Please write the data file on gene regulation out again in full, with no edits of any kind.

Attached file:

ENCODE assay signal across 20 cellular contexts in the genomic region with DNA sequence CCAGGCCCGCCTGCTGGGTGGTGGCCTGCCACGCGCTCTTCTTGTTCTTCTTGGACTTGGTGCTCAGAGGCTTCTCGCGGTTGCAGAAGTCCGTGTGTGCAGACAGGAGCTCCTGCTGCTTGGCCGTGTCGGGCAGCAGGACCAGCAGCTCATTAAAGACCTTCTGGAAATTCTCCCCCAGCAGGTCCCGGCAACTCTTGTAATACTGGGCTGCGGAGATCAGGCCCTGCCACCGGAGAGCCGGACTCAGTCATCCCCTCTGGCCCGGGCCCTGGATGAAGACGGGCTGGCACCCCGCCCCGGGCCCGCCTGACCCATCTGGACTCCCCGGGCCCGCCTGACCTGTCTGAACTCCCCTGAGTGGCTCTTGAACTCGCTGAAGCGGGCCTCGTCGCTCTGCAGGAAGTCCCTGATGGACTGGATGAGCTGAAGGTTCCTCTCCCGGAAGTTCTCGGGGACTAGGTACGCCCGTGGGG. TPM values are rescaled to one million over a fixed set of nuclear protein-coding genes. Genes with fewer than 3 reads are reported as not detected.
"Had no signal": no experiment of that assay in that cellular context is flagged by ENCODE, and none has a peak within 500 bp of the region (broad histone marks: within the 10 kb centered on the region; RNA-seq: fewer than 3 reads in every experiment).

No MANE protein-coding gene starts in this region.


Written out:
ENCODE assay signal across 20 cellular contexts in the genomic region with DNA sequence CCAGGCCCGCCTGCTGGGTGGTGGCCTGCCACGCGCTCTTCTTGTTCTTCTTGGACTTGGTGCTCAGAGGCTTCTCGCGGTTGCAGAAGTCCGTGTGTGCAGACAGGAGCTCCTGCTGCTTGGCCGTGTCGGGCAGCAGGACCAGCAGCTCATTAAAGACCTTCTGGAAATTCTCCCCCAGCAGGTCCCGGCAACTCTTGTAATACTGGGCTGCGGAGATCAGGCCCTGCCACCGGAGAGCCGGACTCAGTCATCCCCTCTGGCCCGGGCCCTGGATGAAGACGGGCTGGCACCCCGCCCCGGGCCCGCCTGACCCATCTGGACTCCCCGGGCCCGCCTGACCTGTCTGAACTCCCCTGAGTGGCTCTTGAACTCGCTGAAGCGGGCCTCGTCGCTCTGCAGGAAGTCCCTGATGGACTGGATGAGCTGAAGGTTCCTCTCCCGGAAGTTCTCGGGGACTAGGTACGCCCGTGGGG. TPM values are rescaled to one million over a fixed set of nuclear protein-coding genes. Genes with fewer than 3 reads are reported as not detected.
"Had no signal": no experiment of that assay in that cellular context is flagged by ENCODE, and none has a peak within 500 bp of the region (broad histone marks: within the 10 kb centered on the region; RNA-seq: fewer than 3 reads in every experiment).

No MANE protein-coding gene starts in this region.